The evolution of Springfield’s hospitals began with the dedication of a 15-bed Mitchell-Thomas Hospital at East Main Street and the Big Four Railroad in 1887 and the dedication of the replacement City Hospital on June 27, 1903. The latter was constructed at the corner of Selma Road and East Street, where over 2,000 bowed their heads in prayer at the cornerstone laying ceremony. Oliver S. Kelly quipped that “in behalf of sick and suffering humanity, I lay the cornerstone of this hospital.” The profane nature of the comments left spectators were left speechless and were visible moved.
Voters in 1928 voiced their desires for a larger and more modern facility with a 65% majority to issue $1.8 million in bonds. But on July 6, 1929, a committee of the Clark County Medical Association filed a lawsuit in the Clark County Common Pleas Court, stating that the Hospital Common that desired a hospital at Main Street and Burnett Road had no legal authority to do so. That decision, they noted, should be left up to the City Commission and mayor. The Association also argued that the location was “unaccessible, uneconomical, unsanitary and not fitted to meet hospitalization needs,” and that the railroad tracks and the traffic signals in the area would slow ambulances.
A judge ruled in the Association’s favor in January 1930 and the city did not appeal. The Retail Merchants’ Association pressured the city to move on with the hospital plans, especially as the economy was souring at the heels of the Great Depression, and proposals for a hospital were sought by mid-February. On March 3, the commission chose the southeast corner of High Street and Burnett Road. The new City Hospital opened in 1932.
Below: Views of the original tower.
In 1966, City Hospital was renamed The Community Hospital after changing from a city-controlled facility to a not-for-profit that was privately owned. It was in that year that the hospital – along with Mercy Hospital, requested a $6 million bond issue to construct additions. The measure passed, and the east wing of Community Hospital was completed in 1971. A year after the renaming, Community and Mercy attempted to reduce healthcare costs and duplication of services, agreeing to consolidate all maternity services at Community and pediatric services at Mercy.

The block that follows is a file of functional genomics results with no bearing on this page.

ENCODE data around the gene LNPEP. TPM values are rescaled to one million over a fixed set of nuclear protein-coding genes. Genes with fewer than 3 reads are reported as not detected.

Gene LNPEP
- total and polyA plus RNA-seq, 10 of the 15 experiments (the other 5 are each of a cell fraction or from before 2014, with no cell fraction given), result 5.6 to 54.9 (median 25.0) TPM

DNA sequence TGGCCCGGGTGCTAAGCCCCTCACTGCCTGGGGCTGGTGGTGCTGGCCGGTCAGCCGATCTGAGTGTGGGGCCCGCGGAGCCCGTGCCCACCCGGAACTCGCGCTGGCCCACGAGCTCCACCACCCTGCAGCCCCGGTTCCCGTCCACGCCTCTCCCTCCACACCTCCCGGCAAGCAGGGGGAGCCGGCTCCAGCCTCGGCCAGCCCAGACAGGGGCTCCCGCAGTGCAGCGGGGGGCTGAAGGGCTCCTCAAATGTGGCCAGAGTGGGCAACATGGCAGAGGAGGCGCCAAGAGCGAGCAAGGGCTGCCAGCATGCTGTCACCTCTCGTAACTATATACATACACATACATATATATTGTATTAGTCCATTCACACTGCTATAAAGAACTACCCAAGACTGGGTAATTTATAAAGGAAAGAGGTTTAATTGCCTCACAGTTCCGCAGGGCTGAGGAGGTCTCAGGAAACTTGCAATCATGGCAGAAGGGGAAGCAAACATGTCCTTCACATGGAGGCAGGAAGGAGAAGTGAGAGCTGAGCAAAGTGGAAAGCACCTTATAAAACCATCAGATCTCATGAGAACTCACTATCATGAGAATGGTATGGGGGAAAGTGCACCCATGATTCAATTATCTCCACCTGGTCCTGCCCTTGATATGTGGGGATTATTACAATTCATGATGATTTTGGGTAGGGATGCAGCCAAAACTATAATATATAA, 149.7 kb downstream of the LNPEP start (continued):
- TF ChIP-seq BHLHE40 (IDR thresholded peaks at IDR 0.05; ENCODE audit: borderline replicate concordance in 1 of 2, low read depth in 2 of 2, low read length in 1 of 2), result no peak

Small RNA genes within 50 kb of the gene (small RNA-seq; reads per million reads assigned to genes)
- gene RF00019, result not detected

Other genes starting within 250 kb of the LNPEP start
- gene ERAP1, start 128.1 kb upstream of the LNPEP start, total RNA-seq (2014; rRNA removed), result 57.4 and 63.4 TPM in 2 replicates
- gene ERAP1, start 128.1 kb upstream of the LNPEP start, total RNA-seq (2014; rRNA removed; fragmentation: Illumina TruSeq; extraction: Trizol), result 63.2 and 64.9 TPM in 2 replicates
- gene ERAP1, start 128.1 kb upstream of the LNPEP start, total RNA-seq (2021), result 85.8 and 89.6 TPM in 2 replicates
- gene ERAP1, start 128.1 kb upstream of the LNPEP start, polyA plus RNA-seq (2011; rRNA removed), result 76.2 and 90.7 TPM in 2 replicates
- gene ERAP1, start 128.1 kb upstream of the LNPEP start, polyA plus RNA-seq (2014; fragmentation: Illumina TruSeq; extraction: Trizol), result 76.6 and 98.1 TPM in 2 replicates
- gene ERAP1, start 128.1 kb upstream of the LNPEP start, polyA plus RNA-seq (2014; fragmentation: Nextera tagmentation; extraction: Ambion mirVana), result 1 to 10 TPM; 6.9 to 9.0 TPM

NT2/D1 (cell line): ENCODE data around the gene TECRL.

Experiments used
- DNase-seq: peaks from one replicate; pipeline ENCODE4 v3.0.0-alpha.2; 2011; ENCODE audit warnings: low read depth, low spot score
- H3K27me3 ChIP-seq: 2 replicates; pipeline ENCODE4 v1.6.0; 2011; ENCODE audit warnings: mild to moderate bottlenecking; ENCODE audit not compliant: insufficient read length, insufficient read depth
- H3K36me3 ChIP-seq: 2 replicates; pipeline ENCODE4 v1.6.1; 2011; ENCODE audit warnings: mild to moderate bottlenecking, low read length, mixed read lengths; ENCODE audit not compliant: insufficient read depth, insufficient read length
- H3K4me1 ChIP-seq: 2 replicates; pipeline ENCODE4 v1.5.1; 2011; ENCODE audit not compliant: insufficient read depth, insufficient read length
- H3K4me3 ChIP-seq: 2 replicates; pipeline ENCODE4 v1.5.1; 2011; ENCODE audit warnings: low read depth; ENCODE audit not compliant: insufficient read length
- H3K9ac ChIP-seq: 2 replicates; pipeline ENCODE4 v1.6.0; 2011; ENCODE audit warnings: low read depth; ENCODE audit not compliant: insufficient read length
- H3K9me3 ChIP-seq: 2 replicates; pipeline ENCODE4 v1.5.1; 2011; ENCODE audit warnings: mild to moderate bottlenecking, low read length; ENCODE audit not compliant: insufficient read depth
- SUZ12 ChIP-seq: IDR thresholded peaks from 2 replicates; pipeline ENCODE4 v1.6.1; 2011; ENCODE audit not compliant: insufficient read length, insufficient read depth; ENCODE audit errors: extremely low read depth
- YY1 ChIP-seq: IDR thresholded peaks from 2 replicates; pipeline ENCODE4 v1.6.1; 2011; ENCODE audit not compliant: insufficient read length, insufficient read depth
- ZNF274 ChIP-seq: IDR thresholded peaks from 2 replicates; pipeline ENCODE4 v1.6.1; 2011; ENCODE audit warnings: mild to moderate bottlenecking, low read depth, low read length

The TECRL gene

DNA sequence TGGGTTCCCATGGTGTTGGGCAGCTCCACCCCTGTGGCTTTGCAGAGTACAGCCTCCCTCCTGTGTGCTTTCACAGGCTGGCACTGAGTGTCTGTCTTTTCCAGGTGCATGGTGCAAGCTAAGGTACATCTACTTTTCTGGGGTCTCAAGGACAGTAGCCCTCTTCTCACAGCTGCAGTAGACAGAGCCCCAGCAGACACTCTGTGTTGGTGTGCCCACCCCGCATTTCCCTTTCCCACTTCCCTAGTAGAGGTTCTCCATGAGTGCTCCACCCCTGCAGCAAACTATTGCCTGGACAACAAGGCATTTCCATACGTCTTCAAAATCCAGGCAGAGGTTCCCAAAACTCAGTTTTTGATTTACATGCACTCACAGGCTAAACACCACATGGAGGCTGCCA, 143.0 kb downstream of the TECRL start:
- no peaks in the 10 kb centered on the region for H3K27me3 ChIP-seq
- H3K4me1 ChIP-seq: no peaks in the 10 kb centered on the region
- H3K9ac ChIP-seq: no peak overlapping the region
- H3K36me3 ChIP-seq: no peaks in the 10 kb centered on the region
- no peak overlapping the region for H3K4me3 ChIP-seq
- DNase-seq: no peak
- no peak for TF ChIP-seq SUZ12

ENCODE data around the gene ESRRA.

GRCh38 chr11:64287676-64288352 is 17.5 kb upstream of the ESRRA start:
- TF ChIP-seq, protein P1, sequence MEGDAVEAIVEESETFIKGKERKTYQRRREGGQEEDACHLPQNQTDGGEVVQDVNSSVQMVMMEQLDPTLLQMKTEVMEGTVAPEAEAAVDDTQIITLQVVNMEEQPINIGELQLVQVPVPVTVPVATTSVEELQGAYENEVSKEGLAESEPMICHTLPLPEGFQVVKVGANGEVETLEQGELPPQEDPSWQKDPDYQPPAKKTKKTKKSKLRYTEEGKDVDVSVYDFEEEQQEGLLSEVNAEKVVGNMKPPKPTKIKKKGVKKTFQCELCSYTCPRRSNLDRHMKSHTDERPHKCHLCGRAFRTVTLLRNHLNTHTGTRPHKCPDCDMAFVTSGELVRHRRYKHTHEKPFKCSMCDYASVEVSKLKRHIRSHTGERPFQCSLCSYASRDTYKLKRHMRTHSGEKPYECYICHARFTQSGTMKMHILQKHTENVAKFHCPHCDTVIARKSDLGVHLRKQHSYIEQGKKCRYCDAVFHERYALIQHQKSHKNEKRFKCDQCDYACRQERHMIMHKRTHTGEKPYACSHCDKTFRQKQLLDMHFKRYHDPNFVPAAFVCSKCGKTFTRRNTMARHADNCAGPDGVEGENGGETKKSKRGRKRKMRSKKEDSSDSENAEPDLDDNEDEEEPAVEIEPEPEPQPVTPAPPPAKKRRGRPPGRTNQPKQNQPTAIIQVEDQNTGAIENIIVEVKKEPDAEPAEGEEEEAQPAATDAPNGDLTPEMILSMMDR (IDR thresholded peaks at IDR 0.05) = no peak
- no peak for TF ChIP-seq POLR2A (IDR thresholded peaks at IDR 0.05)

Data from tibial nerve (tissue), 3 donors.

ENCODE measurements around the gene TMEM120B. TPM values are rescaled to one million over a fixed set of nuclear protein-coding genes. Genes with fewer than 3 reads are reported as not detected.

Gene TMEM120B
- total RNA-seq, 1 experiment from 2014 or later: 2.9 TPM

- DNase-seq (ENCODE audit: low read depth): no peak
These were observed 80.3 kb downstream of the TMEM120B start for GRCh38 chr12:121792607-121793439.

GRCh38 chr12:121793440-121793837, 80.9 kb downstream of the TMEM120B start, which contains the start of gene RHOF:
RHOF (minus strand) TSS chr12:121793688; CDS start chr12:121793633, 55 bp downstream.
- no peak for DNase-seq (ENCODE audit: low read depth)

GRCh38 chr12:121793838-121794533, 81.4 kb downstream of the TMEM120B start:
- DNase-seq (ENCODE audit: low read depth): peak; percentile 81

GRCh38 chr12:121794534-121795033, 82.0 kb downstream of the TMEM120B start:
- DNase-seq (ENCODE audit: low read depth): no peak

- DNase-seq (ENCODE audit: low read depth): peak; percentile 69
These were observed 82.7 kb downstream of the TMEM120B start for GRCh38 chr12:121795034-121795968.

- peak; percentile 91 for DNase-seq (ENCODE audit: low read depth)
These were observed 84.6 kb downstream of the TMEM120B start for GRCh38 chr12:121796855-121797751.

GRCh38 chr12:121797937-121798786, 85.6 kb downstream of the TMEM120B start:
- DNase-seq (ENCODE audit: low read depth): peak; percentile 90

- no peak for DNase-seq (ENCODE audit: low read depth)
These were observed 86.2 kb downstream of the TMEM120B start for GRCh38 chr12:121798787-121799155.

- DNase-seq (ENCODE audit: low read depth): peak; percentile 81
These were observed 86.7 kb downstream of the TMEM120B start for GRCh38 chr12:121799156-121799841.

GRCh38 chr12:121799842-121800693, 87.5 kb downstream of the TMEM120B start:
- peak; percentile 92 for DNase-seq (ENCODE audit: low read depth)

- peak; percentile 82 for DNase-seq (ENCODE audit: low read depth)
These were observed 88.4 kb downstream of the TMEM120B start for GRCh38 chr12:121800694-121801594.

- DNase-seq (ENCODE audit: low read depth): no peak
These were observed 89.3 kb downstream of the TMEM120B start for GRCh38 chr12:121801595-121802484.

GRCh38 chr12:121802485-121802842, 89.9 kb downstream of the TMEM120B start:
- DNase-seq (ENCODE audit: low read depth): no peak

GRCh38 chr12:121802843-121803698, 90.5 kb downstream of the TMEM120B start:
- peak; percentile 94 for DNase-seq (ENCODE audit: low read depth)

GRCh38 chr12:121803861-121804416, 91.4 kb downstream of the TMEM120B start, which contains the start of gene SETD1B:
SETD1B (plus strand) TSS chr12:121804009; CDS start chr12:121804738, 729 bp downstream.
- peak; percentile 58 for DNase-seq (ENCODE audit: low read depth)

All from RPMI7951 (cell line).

Below: The 1966 addition was to the east of the original hospital tower, and included a new emergency room entrance.
Another expansion occurred in the late 1970s after a joint plan for long-range health needs of Springfield was developed between the two hospitals. The 1976 plan called for expansion of the existing facilities to introduce new services and procedures and to construct new patient rooms. The end result was a $48 million expansion project at both hospitals. The partnership between the two hospitals was solidified even further when Community Hospital and Mercy Health Partners completed two years of planning and negotiations to merge into one organization: Community Mercy Health Partners, a deal that was finished on July 1, 2004.
Below: A mid-1970s expansion added a new patient wing and entrance.
Below: A view of the 1966 and 1970s expansion.
In May 2006, Community Mercy Health Partners signed a development agreement with the city to construct a new hospital in downtown adjacent to the cancer center. The new Springfield Regional Medical Center opened on November 13, 2011. An auction of the interior contents of the City Hospital was held from April 17 to April 20, 2012.
Below: Interior photographs, starting with the kitchen and cafeteria, that were taken during one of the auction preview days. A single-lens reflect camera was prohibited, so an iPhone was substituted.
Below: The surmised intensive care.
Below: A view from the Emergency Center hub.
Below: The basement, which contained the morgue.
Below: The patient tower.
Below: The elevator motors for the 1931 hospital tower.
Below: The utility rooms in the basement and towards the boiler house.
The Community Hospital School of Nursing, later known as Springfield Regional School of Nursing, was an affiliate of Community Mercy Health Pertners, which offered a Diploma in Registered Nursing. Started in 1904, the school received the National League for Nursing Accreditation in 1953 and students began receiving college credits from a regionally accreddited cooperating university in 1970. Thirty years later, Urbana University offered general education courses on the School of Nursing’s campus.
On June 30, 2012, the Springfield Regional School of Nursing closed and the RN program was merged to Clark State Community College in Springfield. The last class to graduate was on May 8.
For more photographs, visit the Springfield City Hospital page after the jump »